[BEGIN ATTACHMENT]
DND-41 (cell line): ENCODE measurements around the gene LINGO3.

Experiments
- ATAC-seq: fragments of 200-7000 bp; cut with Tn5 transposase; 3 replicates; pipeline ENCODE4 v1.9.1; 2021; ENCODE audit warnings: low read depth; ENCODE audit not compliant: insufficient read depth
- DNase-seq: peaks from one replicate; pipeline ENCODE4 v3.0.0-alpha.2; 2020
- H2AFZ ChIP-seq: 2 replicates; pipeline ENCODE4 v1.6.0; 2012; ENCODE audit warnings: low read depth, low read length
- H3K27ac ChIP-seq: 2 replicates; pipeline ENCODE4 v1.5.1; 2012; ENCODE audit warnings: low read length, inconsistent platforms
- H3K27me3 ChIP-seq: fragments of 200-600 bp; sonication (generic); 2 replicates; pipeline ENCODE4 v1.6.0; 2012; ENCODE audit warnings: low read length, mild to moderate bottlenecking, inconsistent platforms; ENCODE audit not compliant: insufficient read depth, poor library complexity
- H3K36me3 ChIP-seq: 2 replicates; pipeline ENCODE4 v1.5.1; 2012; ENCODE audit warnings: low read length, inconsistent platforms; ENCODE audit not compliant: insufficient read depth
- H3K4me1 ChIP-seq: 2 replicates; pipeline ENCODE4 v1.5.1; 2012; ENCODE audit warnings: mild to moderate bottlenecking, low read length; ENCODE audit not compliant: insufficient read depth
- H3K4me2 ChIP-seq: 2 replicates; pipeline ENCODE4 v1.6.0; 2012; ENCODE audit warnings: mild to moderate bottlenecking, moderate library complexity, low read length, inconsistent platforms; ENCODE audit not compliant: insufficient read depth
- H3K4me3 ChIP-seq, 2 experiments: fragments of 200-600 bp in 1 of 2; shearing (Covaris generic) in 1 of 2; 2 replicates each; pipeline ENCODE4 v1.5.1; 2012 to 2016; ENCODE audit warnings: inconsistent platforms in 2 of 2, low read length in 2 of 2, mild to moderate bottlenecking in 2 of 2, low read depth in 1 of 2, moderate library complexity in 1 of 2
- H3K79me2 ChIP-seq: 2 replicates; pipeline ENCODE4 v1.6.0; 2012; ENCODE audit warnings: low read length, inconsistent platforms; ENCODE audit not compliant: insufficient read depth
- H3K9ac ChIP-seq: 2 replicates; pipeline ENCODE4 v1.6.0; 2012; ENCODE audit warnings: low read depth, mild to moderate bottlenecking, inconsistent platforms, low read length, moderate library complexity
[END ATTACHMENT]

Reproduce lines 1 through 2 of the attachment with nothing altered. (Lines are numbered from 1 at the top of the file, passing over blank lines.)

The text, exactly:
DND-41 (cell line): ENCODE measurements around the gene LINGO3.

Experiments